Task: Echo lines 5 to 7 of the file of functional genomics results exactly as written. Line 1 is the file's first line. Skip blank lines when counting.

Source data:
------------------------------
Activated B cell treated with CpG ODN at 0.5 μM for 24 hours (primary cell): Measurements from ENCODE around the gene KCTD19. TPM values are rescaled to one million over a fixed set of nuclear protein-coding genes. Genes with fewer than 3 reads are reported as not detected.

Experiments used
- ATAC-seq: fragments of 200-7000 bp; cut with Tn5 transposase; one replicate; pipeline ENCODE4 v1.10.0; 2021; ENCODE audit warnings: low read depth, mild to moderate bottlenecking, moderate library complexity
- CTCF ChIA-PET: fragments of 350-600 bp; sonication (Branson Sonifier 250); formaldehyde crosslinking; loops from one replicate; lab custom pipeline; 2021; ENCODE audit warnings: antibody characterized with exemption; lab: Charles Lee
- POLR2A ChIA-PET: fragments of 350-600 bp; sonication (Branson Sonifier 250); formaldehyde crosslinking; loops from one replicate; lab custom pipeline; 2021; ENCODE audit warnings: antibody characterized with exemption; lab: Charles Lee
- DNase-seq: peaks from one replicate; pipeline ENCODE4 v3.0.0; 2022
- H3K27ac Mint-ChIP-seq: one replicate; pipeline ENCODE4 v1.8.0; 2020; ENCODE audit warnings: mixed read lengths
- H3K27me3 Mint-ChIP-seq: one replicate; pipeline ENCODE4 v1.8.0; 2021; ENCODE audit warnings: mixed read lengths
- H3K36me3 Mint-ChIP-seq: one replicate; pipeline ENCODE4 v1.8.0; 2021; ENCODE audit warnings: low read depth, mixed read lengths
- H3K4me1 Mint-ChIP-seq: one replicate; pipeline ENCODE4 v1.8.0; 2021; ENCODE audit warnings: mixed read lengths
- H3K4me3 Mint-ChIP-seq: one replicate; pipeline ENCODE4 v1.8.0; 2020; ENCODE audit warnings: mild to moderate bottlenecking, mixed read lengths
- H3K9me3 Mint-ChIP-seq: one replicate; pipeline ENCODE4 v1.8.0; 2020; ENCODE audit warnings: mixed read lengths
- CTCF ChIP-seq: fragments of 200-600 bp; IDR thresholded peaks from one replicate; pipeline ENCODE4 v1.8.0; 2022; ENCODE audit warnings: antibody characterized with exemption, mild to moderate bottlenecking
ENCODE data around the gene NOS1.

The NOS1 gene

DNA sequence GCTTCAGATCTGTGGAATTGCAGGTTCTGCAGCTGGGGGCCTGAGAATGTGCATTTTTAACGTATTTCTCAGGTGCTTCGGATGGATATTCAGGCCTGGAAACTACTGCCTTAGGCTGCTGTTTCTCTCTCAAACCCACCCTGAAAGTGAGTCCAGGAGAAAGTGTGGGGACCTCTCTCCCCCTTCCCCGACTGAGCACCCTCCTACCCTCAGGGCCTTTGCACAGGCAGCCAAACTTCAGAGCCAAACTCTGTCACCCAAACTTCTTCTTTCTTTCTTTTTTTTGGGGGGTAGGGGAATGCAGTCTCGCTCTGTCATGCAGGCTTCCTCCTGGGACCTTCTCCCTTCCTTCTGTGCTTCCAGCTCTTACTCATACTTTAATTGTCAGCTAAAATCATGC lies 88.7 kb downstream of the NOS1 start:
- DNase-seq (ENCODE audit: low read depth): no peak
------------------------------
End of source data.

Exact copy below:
- POLR2A ChIA-PET: fragments of 350-600 bp; sonication (Branson Sonifier 250); formaldehyde crosslinking; loops from one replicate; lab custom pipeline; 2021; ENCODE audit warnings: antibody characterized with exemption; lab: Charles Lee
- DNase-seq: peaks from one replicate; pipeline ENCODE4 v3.0.0; 2022
- H3K27ac Mint-ChIP-seq: one replicate; pipeline ENCODE4 v1.8.0; 2020; ENCODE audit warnings: mixed read lengths